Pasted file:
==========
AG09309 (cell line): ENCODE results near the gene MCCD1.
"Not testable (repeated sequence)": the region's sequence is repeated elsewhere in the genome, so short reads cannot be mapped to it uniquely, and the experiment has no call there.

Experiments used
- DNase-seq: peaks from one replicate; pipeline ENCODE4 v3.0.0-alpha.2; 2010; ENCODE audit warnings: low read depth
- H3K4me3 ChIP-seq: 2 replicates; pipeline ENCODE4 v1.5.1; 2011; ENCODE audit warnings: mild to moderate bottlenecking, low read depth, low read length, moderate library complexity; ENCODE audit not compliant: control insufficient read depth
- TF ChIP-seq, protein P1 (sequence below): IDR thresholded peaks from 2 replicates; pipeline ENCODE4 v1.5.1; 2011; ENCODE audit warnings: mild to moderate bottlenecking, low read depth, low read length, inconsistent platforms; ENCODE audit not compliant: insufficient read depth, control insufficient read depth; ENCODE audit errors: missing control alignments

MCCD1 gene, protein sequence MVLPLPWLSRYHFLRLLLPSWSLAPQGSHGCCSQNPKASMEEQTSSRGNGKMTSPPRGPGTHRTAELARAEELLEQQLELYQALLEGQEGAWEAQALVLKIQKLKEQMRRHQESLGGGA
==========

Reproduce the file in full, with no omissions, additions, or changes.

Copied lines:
AG09309 (cell line): ENCODE results near the gene MCCD1.
"Not testable (repeated sequence)": the region's sequence is repeated elsewhere in the genome, so short reads cannot be mapped to it uniquely, and the experiment has no call there.

Experiments used
- DNase-seq: peaks from one replicate; pipeline ENCODE4 v3.0.0-alpha.2; 2010; ENCODE audit warnings: low read depth
- H3K4me3 ChIP-seq: 2 replicates; pipeline ENCODE4 v1.5.1; 2011; ENCODE audit warnings: mild to moderate bottlenecking, low read depth, low read length, moderate library complexity; ENCODE audit not compliant: control insufficient read depth
- TF ChIP-seq, protein P1 (sequence below): IDR thresholded peaks from 2 replicates; pipeline ENCODE4 v1.5.1; 2011; ENCODE audit warnings: mild to moderate bottlenecking, low read depth, low read length, inconsistent platforms; ENCODE audit not compliant: insufficient read depth, control insufficient read depth; ENCODE audit errors: missing control alignments

MCCD1 gene, protein sequence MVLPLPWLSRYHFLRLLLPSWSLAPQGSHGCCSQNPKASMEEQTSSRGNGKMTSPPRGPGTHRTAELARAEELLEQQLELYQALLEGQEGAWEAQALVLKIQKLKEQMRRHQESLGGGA